One of Fianna Fáil’s last policies, the ‘National Strategy for Higher Education’, was launched on 11 January and runs to 2030. The strategy was the end result of a long review of the sector by economist and banker Colin Hunt, which started on 6 February 2009, and the final decisions now rest with new Education Minister Ruairí Quinn.
Demand for higher education, it predicted, would grow by over 70 per cent and it was therefore “essential” to expand participation.
Expansion, it warned, was not possible without putting an extra €500 million into the system. Demand for investment was increasing but “severe constraints” would limit public finances in the initial years.
As a result, the package would partly be covered by upfront tuition fees. Students would be means-tested according to their family assets as well as income, which could disadvantage farming families. All students would be supported by the same funding model, a move partly designed to encourage lifelong learning as an alternative to expensive full-time study.
The then Education Minister Mary Coughlan made clear that she did not want students to be “left with an unmanageable debt burden upon graduation” but they should make an “equitable contribution to the overall cost of the significant economic advantage they gain from higher education.”
Separately, a new academic appraisal system would aim for “parity of esteem” between teaching and research. Academics appeared to spend more time on research than teaching, and needed training in teaching as well as their chosen discipline.
Research priorities must reflect whether Ireland will make a return on that investment, either economic or social, and would need to be continually reviewed in the light of global trends. A goal of 3 per cent GDP invested in R&D is set out, compared to an estimated 1.43 per cent in 2008.
A smaller number of higher education institutions is foreseen i.e. “consolidation to support quality” in Coughlan’s words. At present, the state has seven universities and 14 institutes of technology.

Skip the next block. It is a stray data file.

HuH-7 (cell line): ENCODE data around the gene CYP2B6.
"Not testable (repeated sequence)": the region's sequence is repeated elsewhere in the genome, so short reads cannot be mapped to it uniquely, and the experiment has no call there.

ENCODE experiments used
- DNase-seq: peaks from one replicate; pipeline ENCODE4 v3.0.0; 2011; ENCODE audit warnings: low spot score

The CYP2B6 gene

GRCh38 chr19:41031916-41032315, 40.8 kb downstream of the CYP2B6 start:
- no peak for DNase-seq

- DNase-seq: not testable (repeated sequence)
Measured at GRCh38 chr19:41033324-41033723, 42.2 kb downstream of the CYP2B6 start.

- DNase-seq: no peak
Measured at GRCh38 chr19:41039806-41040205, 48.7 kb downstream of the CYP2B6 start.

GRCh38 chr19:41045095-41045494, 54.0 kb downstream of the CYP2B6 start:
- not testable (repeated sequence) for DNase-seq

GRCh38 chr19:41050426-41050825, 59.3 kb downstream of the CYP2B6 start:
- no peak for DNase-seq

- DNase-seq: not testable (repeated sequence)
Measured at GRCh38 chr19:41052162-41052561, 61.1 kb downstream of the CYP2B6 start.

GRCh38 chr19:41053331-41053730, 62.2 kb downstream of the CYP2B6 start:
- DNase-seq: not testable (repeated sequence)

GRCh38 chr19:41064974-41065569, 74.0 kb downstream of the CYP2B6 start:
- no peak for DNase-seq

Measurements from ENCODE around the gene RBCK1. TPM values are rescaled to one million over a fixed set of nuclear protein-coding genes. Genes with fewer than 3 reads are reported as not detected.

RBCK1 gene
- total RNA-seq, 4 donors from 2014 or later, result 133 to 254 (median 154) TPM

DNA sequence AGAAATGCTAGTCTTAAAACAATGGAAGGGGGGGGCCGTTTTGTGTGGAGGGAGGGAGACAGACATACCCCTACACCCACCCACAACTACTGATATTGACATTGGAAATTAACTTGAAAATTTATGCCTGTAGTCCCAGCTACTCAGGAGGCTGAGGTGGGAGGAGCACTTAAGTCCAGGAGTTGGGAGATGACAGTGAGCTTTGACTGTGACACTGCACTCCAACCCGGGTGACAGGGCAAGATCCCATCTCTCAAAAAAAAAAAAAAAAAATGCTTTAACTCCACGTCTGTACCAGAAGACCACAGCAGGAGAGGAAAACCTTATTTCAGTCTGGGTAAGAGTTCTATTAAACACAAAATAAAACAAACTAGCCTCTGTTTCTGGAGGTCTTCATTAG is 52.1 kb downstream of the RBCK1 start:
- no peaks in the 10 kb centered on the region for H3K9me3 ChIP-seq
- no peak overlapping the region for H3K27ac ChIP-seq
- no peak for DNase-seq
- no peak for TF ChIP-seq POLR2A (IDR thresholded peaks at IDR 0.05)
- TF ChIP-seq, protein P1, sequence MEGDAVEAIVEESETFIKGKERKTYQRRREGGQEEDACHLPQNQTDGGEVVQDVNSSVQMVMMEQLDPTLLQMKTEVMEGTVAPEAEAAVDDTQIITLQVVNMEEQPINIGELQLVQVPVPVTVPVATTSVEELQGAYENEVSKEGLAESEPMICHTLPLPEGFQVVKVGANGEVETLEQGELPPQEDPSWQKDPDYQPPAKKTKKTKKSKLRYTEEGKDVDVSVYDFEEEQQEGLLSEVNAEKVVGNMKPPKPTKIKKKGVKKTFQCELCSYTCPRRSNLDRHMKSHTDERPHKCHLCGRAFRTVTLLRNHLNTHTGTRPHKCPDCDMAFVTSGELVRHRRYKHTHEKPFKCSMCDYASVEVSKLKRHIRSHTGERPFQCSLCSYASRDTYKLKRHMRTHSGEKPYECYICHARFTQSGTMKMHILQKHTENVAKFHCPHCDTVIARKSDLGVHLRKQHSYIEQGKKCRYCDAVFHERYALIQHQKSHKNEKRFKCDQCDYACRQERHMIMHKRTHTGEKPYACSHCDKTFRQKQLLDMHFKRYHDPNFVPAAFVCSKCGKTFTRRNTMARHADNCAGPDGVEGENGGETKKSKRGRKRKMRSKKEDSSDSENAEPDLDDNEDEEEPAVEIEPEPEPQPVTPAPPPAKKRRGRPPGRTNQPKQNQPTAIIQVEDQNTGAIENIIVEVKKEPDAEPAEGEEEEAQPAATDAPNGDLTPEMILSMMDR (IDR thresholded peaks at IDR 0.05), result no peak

No university applications using existing legislation (Section 9 of the Universities Act 1997) would be approved. Institutes of technology would be encouraged to merge and seek re-designation as ‘technological universities’ provided that robust criteria are met; new legislation is needed to provide for this.
A majority of governing body members must also be drawn from outside the institution. The whole process would be overseen by a stronger Higher Education Authority; a review of its remit started in January.
The Department of Education and Skills has no timescale on the report’s implementation, as Ruairí Quinn has just taken office as Education Minister.
While in opposition, Quinn criticised the department’s “lack of urgency” by delaying the report, and said the end result was “particularly vague” on undergraduate fees.
“It fails to recognise that students already make a direct financial contribution for part-time and postgraduate courses and that all undergraduates currently pay a €1,500 student charge, which will rise to €2,000 next September,” he stated.
Hunt’s conclusions in that area “would receive a D mark if submitted as an answer to a commerce degree exam.” However, he welcomed the consolidation of institutes of technology and was pleased that the report discussed the high drop-out rate among first year college students.
Fine Gael backed a graduate tax while Labour opposed the re-introduction to fees; the party’s manifesto expected “radical reform in third level institutions to maximise their existing funding”.
In Quinn’s view, the Department of Justice’s attitude to foreign student visas was the “biggest single obstacle” to realising their potential. To that end, the Programme for Government aims to overhaul the visa system and double the number of international students, particularly those from India, China and the Middle East. Postgraduates will also be allowed to stay and work for up to a year after completing their studies.